In the previous posts, we have gone through the installation processes for deep learning infrastructure, such as Docker, nvidia-docker, CUDA Toolkit and cuDNN. With the infrastructure setup, we may conveniently start delving into deep learning: building, training, and validating deep neural network models, and applying the models into a certain problem domain. Translating deep learning primitives into low level bytecode execution can be an enormous task, especially for practitioners without interests in the deep learning calculus. Fortunately, there are several deep learning frameworks that provide the high level programming interface to assist in performing deep learning tasks.
In this post, we will go through the installation of Caffe2, one of the major deep learning frameworks. Caffe2 is adopted from Caffe, a deep learning framework developed by the Barkeley Vision and Learning Center (BVLC) of UC Berkeley. Caffe2 was started with the aim to improve Caffe especially to better support large-scale distributed model training, mobile deployment, reduced precision computation, new hardware, and flexibility of porting to multiple platforms.
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Why Installing from Source?
It is important to note that instead of installation by building from source, there are some easier options, as for example by pulling and running Caffe2 Docker images. The Docker repository for Caffe2 images is accessible here. Nonetheless, if you observe the , the images are not recent and they were built against older version of CUDA toolkit and cuDNN. Therefore, one who intends to fiddle with latest Caffe2, CUDA, or cuDNN features may seriously consider installing from source.
Caffe2 Is Now A Part of Pytorch
In the past, Caffe2 source was maintained as an independent repository on Github. This changed from the end of March 2018 since Caffe2 repository was merged into Pytorch repository. Consequently, the common build process is now integrated into that of Pytorch.
There can be questions about the motivation of the source code merging. As explained in the announcement post, the merging was preceded by the development infrastructure sharing between Caffe2 and Pytorch that led into increasing amount of shared code and common libraries. It was then concluded that merging the two projects into one codebase would result in better engineering efficiency and increase the robustness of the framework especially in the area of model deployment.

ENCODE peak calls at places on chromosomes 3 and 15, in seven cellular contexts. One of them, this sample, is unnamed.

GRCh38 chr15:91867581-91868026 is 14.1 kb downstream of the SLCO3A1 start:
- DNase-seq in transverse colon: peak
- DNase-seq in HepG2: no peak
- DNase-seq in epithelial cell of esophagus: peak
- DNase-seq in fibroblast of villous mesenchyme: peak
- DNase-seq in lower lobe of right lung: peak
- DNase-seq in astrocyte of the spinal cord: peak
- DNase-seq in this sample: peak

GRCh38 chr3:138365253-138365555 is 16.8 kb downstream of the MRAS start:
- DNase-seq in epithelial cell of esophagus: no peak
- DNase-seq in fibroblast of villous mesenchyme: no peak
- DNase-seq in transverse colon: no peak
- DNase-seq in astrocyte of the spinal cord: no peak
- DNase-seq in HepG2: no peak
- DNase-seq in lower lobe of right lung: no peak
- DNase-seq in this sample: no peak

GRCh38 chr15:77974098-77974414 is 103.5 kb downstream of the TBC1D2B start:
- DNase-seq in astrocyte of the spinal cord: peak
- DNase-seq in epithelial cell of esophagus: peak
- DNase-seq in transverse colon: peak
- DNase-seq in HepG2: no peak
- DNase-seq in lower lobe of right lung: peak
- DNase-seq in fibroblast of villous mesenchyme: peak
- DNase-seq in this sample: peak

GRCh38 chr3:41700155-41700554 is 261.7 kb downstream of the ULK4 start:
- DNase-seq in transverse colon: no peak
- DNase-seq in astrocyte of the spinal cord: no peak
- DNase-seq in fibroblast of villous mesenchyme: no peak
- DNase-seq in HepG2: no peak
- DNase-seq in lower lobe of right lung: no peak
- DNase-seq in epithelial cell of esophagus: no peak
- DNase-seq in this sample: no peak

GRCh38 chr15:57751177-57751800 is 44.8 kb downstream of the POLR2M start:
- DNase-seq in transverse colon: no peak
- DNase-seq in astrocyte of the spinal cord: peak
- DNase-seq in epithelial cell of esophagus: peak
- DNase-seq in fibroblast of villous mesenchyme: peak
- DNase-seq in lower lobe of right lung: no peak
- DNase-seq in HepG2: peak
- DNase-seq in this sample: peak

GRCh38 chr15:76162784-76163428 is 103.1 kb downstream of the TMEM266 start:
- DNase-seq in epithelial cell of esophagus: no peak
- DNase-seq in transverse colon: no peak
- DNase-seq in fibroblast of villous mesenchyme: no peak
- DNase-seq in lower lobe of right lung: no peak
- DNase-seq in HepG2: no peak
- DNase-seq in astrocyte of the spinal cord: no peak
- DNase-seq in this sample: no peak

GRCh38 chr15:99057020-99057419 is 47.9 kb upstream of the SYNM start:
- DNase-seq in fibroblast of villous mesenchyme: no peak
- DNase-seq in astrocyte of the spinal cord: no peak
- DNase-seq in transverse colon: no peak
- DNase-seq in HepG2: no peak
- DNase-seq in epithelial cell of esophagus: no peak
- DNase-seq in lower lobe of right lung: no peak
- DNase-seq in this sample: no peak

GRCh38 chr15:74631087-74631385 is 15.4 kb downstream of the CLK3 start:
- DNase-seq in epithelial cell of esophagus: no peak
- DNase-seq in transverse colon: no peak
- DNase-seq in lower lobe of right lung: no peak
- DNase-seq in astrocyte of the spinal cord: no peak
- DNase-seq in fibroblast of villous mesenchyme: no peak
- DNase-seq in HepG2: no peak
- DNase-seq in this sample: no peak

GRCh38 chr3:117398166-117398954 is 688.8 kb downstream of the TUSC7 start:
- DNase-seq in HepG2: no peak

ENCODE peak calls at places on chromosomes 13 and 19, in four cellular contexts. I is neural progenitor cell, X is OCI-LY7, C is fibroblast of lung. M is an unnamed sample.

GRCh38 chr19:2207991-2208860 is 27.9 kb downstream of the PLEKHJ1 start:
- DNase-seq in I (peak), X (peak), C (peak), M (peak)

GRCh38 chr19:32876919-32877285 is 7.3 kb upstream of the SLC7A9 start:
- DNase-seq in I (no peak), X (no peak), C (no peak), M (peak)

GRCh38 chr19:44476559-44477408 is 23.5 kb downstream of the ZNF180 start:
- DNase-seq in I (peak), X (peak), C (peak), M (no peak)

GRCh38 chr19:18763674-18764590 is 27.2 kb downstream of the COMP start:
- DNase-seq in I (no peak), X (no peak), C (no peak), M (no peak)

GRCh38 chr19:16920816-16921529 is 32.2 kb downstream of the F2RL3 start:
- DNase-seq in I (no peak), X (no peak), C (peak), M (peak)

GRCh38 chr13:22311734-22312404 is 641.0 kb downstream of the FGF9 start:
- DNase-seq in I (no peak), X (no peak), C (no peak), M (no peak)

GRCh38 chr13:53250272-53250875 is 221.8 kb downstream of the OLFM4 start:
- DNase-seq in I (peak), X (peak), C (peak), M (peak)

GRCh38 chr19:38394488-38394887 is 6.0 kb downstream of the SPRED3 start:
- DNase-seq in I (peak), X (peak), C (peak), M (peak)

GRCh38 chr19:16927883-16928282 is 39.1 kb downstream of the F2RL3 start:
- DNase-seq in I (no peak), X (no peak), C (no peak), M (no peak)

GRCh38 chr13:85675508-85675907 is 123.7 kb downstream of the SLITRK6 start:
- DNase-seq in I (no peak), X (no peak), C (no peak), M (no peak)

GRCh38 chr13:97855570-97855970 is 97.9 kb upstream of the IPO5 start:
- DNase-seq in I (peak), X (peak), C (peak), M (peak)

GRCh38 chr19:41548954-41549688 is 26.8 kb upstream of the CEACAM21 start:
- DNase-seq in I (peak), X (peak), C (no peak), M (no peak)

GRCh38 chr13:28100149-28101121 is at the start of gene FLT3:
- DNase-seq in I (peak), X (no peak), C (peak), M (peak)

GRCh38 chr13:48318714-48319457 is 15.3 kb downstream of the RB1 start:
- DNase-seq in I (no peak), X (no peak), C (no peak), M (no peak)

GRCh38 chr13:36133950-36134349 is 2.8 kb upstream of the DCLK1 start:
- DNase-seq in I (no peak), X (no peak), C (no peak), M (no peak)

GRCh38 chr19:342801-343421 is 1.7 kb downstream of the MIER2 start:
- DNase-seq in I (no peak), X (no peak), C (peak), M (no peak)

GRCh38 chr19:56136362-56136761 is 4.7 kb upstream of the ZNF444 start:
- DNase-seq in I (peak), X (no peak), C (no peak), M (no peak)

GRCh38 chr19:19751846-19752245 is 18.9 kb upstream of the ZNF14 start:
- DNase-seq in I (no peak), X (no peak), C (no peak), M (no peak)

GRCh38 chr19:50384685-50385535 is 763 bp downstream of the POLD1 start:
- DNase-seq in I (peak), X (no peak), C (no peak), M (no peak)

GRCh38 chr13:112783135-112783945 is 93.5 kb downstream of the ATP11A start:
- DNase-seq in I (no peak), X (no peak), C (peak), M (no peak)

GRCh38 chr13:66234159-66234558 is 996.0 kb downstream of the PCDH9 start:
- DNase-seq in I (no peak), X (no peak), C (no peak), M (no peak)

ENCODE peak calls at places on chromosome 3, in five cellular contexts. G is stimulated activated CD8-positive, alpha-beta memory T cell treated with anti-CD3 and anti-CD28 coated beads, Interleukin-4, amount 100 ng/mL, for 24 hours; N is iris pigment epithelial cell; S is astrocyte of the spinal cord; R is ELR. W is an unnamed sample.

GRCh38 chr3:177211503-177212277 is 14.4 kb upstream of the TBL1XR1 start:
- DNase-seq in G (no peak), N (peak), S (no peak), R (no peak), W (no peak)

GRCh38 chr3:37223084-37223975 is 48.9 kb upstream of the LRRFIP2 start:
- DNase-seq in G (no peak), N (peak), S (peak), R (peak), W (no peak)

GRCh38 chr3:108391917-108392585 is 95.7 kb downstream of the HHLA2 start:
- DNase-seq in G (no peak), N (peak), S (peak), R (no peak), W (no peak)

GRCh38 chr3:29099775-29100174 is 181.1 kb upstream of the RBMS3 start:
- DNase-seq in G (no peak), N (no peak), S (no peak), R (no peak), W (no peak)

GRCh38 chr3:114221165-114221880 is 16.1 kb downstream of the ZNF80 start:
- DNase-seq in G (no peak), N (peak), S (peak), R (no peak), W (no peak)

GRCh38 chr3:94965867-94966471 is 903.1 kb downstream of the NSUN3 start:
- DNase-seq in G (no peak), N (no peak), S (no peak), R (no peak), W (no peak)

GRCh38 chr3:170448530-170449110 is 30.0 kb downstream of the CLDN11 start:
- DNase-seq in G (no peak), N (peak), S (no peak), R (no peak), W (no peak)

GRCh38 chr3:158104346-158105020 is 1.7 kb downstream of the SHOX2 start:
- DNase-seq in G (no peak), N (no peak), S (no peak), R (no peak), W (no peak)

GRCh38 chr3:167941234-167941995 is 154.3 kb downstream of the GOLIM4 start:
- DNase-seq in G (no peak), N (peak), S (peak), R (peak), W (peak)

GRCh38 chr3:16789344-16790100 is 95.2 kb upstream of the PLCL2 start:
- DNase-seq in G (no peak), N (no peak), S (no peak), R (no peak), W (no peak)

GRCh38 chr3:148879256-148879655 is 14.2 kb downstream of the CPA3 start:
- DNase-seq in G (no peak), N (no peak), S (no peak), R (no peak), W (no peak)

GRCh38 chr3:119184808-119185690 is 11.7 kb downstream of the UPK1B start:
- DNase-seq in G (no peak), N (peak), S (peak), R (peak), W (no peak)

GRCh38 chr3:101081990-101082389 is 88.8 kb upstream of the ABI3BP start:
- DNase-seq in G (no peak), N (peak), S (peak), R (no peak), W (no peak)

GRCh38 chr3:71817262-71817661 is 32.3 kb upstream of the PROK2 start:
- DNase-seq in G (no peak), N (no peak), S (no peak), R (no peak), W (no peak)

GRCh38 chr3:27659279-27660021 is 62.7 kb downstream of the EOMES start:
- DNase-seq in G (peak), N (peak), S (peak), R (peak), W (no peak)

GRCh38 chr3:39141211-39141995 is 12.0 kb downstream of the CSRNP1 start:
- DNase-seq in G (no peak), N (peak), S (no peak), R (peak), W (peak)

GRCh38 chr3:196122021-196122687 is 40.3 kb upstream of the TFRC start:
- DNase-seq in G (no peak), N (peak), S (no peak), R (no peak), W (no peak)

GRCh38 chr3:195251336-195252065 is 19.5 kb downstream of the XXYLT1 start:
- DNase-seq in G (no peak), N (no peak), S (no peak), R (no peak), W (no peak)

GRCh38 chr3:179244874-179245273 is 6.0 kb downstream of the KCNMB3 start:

What if Caffe2 has been previously installed? When installing Caffe2 prior to the source code merging, the build process would output header files, dynamic library and python library that subsequently copied to designated directories. In theory, it would be suffice to replace the old header and library files with the one from the newest build. If it does not work, a clean up is necessary by first removing the old files from their installed directories prior to proceeding with the installation
We will be installing Caffe2 with GPU support. This article only covers the installation process for machines with NVIDIA GPUs. Verify that these items are satisfied prior to going through the installation.
1. Verify that NVIDIA graphics driver has been properly installed.
You can refer to this article for NVIDIA graphics driver installation and functionality checking.
2. Verify that CUDA toolkit has been installed.
If you have not installed CUDA toolkit, are unsure whether it is already installed, or want to install the newer version of CUDA toolkit, refer to this article that provides more elaboration about CUDA toolkit installation.
3. Verify that cuDNN has been installed.